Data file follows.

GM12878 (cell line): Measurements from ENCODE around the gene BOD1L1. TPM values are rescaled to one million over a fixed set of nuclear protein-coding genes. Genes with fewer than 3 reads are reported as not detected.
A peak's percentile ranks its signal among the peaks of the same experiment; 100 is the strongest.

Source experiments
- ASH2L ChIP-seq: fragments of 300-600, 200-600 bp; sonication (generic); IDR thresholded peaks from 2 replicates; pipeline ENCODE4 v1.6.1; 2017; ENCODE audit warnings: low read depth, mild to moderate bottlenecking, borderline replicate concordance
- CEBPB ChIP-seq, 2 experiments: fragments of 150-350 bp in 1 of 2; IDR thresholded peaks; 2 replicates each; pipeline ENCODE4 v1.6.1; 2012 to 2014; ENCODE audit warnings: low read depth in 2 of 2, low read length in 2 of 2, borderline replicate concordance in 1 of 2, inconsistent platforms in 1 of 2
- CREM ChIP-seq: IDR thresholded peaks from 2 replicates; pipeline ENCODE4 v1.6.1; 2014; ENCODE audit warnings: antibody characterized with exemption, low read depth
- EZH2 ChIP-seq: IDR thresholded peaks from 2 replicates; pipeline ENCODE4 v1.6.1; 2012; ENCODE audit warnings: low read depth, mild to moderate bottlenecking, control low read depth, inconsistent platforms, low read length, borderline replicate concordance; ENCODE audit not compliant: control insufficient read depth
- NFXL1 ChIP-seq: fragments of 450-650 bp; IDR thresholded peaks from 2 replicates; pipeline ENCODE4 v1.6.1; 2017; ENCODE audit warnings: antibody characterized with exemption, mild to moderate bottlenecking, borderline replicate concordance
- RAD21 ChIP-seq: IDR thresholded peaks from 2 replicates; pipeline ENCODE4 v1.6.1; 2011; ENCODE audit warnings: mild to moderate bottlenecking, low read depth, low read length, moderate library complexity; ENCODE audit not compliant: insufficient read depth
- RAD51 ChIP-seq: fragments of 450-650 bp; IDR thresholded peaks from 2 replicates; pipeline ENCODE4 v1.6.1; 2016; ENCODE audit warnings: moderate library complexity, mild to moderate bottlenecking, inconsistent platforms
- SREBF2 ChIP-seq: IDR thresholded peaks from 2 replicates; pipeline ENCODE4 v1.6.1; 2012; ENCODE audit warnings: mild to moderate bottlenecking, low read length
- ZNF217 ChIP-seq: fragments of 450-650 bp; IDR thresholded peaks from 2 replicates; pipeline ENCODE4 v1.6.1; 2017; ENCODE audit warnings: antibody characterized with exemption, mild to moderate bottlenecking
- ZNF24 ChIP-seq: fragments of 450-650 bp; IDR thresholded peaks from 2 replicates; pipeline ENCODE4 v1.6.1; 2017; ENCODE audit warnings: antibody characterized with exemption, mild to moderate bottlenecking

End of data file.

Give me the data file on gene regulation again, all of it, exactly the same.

GM12878 (cell line): Measurements from ENCODE around the gene BOD1L1. TPM values are rescaled to one million over a fixed set of nuclear protein-coding genes. Genes with fewer than 3 reads are reported as not detected.
A peak's percentile ranks its signal among the peaks of the same experiment; 100 is the strongest.

Source experiments
- ASH2L ChIP-seq: fragments of 300-600, 200-600 bp; sonication (generic); IDR thresholded peaks from 2 replicates; pipeline ENCODE4 v1.6.1; 2017; ENCODE audit warnings: low read depth, mild to moderate bottlenecking, borderline replicate concordance
- CEBPB ChIP-seq, 2 experiments: fragments of 150-350 bp in 1 of 2; IDR thresholded peaks; 2 replicates each; pipeline ENCODE4 v1.6.1; 2012 to 2014; ENCODE audit warnings: low read depth in 2 of 2, low read length in 2 of 2, borderline replicate concordance in 1 of 2, inconsistent platforms in 1 of 2
- CREM ChIP-seq: IDR thresholded peaks from 2 replicates; pipeline ENCODE4 v1.6.1; 2014; ENCODE audit warnings: antibody characterized with exemption, low read depth
- EZH2 ChIP-seq: IDR thresholded peaks from 2 replicates; pipeline ENCODE4 v1.6.1; 2012; ENCODE audit warnings: low read depth, mild to moderate bottlenecking, control low read depth, inconsistent platforms, low read length, borderline replicate concordance; ENCODE audit not compliant: control insufficient read depth
- NFXL1 ChIP-seq: fragments of 450-650 bp; IDR thresholded peaks from 2 replicates; pipeline ENCODE4 v1.6.1; 2017; ENCODE audit warnings: antibody characterized with exemption, mild to moderate bottlenecking, borderline replicate concordance
- RAD21 ChIP-seq: IDR thresholded peaks from 2 replicates; pipeline ENCODE4 v1.6.1; 2011; ENCODE audit warnings: mild to moderate bottlenecking, low read depth, low read length, moderate library complexity; ENCODE audit not compliant: insufficient read depth
- RAD51 ChIP-seq: fragments of 450-650 bp; IDR thresholded peaks from 2 replicates; pipeline ENCODE4 v1.6.1; 2016; ENCODE audit warnings: moderate library complexity, mild to moderate bottlenecking, inconsistent platforms
- SREBF2 ChIP-seq: IDR thresholded peaks from 2 replicates; pipeline ENCODE4 v1.6.1; 2012; ENCODE audit warnings: mild to moderate bottlenecking, low read length
- ZNF217 ChIP-seq: fragments of 450-650 bp; IDR thresholded peaks from 2 replicates; pipeline ENCODE4 v1.6.1; 2017; ENCODE audit warnings: antibody characterized with exemption, mild to moderate bottlenecking
- ZNF24 ChIP-seq: fragments of 450-650 bp; IDR thresholded peaks from 2 replicates; pipeline ENCODE4 v1.6.1; 2017; ENCODE audit warnings: antibody characterized with exemption, mild to moderate bottlenecking